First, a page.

Verify if Elasticsearch is responding to queries:

$ curl -X GET localhost:9200

  "name" : "localhost.localdomain",
  "cluster_name" : "elasticsearch",
  "cluster_uuid" : "_yNoaSr4SeShhkRNDkDC6A",
  "version" : 
    "number" : "8.1.0",
    "build_flavor" : "default",
    "build_type" : "rpm",
    "build_hash" : "3700f7679f7d95e36da0b43762189bab189bc53a",
    "build_date" : "2022-03-03T14:20:00.690422633Z",
    "build_snapshot" : false,
    "lucene_version" : "9.0.0",
    "minimum_wire_compatibility_version" : "7.17.0",
    "minimum_index_compatibility_version" : "7.0.0"
  "tagline" : "You Know, for Search"

4. Install and Configure Logstash on RHEL 8 / CentOS Stream 8

Install Logstash on RHEL 8 / CentOS Stream 8 using the command:

 sudo yum -y install logstash

Once installed, you need to configure Logstash by creating a config at /etc/logstash/conf.d/. The file will have 3 sections i.e the input, filter, and output. All the 3 sections can exist in a single or in 3 different files.

sudo vi /etc/logstash/conf.d/beats.conf

In this guide, we will have all the 3 sections in a single file as below:

    port => 5044

  if [type] == "syslog" 
        match =>  "message" => "%SYSLOGLINE"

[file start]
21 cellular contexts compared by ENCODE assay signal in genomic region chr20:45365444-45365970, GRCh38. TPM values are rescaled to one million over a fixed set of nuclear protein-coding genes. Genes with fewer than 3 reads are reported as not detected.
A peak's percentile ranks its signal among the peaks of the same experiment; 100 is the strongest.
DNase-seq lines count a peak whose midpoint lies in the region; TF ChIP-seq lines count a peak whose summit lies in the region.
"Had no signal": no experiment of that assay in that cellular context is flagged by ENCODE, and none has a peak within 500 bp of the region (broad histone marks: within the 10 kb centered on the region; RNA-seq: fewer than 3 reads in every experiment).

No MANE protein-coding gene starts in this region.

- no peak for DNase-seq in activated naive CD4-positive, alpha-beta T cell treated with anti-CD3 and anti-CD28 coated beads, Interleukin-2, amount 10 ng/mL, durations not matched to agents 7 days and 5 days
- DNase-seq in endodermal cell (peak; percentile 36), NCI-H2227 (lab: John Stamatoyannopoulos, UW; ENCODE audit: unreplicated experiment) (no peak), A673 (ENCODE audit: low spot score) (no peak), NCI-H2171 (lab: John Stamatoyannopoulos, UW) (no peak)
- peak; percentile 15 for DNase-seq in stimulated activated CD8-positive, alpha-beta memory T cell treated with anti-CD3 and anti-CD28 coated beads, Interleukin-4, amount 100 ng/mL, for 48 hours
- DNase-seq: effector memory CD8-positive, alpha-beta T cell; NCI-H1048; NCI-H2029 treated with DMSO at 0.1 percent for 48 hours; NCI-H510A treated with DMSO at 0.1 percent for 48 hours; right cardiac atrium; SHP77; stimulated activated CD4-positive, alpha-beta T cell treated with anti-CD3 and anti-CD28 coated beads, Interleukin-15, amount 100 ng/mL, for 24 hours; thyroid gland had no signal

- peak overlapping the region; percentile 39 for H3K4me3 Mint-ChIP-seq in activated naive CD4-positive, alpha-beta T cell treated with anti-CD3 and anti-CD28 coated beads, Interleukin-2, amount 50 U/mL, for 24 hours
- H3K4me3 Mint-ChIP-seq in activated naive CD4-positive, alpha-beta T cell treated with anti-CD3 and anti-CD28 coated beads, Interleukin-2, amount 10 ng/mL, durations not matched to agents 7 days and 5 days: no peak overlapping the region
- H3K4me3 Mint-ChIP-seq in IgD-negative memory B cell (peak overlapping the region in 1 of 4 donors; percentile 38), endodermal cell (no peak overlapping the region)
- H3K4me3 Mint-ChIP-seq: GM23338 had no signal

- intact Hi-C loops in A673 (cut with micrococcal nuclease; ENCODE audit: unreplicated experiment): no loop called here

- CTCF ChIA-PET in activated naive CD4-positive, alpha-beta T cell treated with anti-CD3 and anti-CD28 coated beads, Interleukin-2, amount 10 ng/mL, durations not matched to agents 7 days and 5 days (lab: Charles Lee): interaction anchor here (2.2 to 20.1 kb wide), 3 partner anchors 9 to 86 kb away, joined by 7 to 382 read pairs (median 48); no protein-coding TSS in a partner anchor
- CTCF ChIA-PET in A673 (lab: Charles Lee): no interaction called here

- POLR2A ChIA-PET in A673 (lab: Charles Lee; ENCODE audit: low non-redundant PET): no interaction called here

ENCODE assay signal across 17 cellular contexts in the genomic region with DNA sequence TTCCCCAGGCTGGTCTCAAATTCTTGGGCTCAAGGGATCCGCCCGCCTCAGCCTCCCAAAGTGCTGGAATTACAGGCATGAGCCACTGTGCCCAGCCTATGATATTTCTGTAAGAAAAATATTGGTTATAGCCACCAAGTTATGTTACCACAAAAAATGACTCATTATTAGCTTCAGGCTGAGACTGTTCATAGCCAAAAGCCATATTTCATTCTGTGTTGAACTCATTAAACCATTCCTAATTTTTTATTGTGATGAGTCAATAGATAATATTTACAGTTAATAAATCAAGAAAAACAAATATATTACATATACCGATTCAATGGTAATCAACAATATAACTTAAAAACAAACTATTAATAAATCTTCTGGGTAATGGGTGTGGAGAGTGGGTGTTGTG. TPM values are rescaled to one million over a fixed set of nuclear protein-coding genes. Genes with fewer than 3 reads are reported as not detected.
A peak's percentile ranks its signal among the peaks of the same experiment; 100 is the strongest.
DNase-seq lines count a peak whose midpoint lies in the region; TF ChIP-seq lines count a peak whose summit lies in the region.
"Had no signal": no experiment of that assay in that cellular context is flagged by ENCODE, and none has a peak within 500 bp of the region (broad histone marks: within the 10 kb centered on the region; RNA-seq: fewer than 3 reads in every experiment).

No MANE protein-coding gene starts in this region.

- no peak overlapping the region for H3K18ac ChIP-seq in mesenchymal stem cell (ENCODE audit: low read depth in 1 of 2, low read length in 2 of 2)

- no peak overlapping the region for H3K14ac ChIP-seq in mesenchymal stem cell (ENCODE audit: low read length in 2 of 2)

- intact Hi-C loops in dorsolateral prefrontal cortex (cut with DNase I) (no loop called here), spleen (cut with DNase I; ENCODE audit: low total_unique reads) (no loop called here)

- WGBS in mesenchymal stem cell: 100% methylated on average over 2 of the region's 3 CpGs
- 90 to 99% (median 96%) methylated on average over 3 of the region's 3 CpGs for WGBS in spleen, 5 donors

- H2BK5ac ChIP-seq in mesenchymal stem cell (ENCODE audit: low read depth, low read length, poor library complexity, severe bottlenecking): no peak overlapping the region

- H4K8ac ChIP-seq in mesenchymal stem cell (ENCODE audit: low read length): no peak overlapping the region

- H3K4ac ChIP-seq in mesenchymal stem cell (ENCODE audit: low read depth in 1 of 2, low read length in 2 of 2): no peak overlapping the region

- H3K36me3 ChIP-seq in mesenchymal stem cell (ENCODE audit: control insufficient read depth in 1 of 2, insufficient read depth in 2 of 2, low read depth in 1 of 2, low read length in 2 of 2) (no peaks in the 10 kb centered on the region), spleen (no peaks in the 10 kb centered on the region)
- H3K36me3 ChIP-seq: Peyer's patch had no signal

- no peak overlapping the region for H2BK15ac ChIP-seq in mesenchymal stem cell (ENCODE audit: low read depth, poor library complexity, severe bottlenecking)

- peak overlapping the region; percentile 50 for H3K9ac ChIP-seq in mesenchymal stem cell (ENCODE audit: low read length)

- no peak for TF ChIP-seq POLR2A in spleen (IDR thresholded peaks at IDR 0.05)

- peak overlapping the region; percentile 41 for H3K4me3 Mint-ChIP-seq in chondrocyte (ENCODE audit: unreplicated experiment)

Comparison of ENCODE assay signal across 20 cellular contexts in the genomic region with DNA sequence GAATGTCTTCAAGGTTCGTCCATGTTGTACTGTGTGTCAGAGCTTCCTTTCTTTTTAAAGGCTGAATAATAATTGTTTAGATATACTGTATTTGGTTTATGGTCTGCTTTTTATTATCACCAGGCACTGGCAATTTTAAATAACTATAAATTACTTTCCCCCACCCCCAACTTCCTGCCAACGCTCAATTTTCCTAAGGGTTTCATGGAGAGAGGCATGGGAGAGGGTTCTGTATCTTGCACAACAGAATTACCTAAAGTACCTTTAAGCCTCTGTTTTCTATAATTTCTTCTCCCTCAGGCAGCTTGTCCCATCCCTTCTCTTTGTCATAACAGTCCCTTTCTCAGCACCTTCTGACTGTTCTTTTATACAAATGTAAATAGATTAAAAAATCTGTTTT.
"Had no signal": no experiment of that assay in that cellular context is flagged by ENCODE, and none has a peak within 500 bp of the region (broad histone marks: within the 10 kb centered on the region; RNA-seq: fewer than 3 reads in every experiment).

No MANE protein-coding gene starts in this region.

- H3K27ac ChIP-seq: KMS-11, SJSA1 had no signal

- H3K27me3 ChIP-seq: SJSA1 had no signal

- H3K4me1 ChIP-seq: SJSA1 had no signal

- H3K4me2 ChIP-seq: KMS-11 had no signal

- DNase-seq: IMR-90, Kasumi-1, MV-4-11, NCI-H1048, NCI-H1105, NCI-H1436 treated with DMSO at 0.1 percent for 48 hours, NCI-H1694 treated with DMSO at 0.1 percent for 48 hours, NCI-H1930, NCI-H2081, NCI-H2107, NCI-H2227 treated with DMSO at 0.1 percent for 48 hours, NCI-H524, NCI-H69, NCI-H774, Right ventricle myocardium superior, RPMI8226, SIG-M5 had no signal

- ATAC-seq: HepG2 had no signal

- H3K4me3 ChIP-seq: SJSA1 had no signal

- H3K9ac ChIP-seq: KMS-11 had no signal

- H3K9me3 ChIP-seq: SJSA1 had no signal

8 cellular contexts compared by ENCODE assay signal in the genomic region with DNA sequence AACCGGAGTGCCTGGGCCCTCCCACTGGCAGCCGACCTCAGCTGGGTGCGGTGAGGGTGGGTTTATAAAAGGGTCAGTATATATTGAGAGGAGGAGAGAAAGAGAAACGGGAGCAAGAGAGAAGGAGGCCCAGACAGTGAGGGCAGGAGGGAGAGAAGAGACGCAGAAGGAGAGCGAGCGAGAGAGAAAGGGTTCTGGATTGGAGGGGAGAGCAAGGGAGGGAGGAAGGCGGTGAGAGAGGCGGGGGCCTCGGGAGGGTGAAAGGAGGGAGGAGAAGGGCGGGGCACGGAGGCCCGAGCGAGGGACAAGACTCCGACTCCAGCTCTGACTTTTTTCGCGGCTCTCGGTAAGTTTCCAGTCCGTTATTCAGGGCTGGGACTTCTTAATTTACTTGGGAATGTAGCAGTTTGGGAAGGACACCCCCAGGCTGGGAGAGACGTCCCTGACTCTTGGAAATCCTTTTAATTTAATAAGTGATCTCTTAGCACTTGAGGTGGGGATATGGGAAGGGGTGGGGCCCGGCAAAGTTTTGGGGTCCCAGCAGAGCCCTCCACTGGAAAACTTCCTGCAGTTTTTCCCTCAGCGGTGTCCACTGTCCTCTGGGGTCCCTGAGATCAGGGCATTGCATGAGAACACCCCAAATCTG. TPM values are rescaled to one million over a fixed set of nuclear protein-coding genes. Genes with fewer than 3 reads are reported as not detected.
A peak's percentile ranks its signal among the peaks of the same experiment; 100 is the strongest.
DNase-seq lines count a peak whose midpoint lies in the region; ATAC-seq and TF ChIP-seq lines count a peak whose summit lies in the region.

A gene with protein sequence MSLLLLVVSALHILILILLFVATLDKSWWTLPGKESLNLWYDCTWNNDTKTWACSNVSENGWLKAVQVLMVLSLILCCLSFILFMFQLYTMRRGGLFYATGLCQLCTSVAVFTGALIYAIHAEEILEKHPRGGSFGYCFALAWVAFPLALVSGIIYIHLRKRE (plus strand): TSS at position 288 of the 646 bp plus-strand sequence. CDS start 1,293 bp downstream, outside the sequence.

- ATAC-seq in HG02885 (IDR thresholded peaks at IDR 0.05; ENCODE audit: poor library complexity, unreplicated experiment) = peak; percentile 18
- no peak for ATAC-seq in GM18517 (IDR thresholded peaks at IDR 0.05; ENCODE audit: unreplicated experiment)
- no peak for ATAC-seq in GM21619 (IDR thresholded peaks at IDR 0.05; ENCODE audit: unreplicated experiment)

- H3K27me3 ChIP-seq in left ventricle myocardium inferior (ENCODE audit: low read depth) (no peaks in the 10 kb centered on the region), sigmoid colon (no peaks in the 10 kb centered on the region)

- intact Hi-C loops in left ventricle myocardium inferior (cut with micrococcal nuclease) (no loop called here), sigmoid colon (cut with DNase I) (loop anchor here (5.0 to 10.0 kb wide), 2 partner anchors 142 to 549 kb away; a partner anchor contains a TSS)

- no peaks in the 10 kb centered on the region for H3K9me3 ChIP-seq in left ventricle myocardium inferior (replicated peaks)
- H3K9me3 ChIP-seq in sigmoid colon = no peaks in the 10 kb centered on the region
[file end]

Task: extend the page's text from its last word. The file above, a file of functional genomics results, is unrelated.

match => [ "timestamp", "MMM  d HH:mm:ss", "MMM dd HH:mm:ss" ]

    hosts => [""]
    index => "%[@metadata][beat]-%+YYYY.MM.dd"

Start and enable Logstash.

sudo systemctl start logstash
sudo systemctl enable logstash

5. Install and Configure Kibana on RHEL 8 / CentOS 8

Now we want to install Kibana, the visualization tool in the ELK stack. Install Kibana using the command:

sudo yum -y install kibana

Once installed, configure Kibana.

sudo vi /etc/kibana/kibana.yml

In the opened file, make the below adjustments:

# line 11 : uncomment and change (listen all) ""
# line 32 : uncomment and change (specify own hostname) "node1"
# line 43 : uncomment and change if you need
# set if elasticsearch and Kibana are running on different Host
elasticsearch.hosts: [""]

Start and enable Kibana.

sudo systemctl enable --now kibana

Allow ports 5601 and 5044 through the firewall.

sudo firewall-cmd --add-port=5601/tcp --permanent
sudo firewall-cmd --add-port=5044/tcp --permanent
sudo firewall-cmd --reload

6. Install and Configure Filebeat on RHEL 8 / CentOS 8

At this point, the Kibana dashboard is available on port 5601. We want to install and configure Filebeat to help collect logs and send them to Logstash which transforms them into a format easily understood by Elasticsearch. Filebeat can be installed on the same or client machine from which you want to collect the logs.